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Icons of Evolution

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Icons of Evolution (Regnery 2000; ISBN 0895262002) is a book by creationist Jonathan Wells in which he tries to establish that common textbook illustrations of evolution and abiogenesis are just plain wrong.

His icons are:

The only thing he gets right is that Ernst Haeckel's infamous embryo drawings have serious errors in them. However, the overall picture implied by those drawings is still fundamentally correct; vertebrate embryos resemble each other much more than their corresponding adults do, and that resemblance tells us something about their evolution.

Wells manages to perform his own version of Haeckel's errors by presenting pictures of different embryos at different stages and different orientations to make them appear more different than a more honest comparison would.

His discussions of these icons have been abundantly criticized in various places (see links); I (LP) find it difficult to add to them. But it would be interesting to collect genuine textbook inaccuracies and malapropisms, like

As Stephen Jay Gould has noted, one might even use some evolutionary reasoning to track the occurrence of textbook curiosities like fox-terrier comparisons; how many textbook writers are dog fanciers?

Quotes

David W. Rudge, 2003, The Role of Photographs and Films in Kettlewell's Popularizations of the Phenomenon of Industrial Melanism, 12 (3): 261-287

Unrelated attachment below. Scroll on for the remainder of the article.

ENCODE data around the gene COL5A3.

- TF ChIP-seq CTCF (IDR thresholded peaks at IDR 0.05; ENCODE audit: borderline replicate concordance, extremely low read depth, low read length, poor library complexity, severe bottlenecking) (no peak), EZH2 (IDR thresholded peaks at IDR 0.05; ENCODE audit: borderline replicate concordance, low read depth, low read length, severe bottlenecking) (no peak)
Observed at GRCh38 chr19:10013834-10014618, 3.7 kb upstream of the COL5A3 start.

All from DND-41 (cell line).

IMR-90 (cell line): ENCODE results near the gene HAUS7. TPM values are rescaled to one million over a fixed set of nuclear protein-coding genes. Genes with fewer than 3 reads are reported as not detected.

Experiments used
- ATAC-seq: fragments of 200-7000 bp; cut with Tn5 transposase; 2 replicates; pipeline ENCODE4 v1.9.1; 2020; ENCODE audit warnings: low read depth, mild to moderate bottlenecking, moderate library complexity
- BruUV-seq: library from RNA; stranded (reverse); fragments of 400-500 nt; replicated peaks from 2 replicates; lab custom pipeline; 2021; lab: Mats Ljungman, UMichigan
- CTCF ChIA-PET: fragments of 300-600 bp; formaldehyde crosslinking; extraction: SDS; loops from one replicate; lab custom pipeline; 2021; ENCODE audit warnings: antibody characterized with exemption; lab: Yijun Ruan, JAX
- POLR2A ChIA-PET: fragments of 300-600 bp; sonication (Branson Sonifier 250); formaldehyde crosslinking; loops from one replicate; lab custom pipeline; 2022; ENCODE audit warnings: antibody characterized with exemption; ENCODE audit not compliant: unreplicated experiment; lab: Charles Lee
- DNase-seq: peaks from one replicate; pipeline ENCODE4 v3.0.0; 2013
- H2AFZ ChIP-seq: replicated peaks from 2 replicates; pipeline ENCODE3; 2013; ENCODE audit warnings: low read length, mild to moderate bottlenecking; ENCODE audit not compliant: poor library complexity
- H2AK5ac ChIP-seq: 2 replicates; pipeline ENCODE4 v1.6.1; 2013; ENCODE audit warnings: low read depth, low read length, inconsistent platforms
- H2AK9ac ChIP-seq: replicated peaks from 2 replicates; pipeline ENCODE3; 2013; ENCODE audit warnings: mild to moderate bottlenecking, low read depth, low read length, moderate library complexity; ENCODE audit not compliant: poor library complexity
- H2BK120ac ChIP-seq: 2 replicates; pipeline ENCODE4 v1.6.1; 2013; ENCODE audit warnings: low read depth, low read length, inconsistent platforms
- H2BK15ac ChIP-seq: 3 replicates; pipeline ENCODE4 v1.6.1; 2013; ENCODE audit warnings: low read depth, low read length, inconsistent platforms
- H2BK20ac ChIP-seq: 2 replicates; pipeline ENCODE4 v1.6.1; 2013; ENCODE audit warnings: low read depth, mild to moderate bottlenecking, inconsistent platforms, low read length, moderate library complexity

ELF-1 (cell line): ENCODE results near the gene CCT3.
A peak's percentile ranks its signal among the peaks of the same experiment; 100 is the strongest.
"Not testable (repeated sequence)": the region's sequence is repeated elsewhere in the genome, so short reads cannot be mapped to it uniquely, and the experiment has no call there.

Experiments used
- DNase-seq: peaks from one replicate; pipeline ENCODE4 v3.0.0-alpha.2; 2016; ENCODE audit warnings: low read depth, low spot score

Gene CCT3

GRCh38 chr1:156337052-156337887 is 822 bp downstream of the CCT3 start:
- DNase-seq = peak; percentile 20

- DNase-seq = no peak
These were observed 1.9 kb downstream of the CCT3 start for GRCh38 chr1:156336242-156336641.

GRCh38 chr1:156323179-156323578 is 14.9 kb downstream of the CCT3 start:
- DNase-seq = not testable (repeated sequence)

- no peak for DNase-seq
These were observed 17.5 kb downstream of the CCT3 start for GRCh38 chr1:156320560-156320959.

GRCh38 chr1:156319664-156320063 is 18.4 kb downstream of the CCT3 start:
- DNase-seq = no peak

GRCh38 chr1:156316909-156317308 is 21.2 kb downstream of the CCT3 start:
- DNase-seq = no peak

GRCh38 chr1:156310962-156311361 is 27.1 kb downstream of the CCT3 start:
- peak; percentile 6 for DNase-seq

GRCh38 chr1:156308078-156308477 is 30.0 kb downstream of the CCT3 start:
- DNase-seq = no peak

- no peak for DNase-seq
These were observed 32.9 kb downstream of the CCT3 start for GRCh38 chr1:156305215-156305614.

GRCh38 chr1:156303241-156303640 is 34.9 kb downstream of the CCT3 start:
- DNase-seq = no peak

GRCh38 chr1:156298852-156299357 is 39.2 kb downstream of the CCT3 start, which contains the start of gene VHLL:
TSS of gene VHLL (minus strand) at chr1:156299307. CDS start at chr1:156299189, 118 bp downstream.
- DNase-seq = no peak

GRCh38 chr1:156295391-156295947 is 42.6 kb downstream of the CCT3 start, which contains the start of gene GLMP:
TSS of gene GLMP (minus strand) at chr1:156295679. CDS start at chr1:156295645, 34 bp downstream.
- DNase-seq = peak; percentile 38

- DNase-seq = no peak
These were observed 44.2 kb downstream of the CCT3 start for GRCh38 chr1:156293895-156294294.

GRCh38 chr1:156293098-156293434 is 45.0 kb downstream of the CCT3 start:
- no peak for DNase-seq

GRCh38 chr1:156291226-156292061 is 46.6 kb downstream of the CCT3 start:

A second controversy surrounding these two photographs has been recently articulated by Jonathan Wells (2000 p. 149). He is apparently scandalized by the fact that the photographs Kettlewell and others have used since are often staged, using dead specimens pinned to trees (e.g., Ford 1981, plates 21 and 22).26 In clarifying why this is a problem, Wells cites several recent studies (e.g., Mikkola 1984) that suggest the moth might spend most of the day higher in the canopy and/or underneath the boughs of trees. It is an overstatement to suggest, as Wells repeatedly does, that it is known that peppered moths do not rest on tree trunks -- it is still the object of ongoing observation and experiment, and there is some evidence to suggest they do spend the days on tree trunks (e.g., see Majerus (1998) for several unstaged photographs of wild peppered moths on tree trunks).
The thrust of Wells' concern seems to be that by including staged photographs of dead moths, textbooks tacitly suggest it is known the peppered moth rests on tree trunks when in fact it does not. This isn't a particularly serious problem in the context of biology textbooks when one recognizes the primary use of the photographs is to introduce and illustrate the concept of natural selection. Heuristic considerations associated with clarifying an important and difficult biological concept such as natural selection may at times justify the use of examples teachers recognize are not completely accurate. We do this all the time in physics classes when, for instance, we teach Newtonian mechanics in full recognition of the fact that it is technically false.
In contrast to Wells' claim that the photographs should be accompanied by a warning label, this controversy surrounding the resting site of the peppered moth represents a wonderful opportunity to discuss the tentative nature of conclusions in science in contrast to the unreflective manner teachers and students often treat material contained in textbooks.27 It is simply disingenuous on Wells' part to suggest that textbooks intended for children and adults with limited backgrounds in biology should be confined to only those statements we know to be "true" (which would certainly make for a slim textbook) or introduce science in all its complexity.

Claims contained in this book

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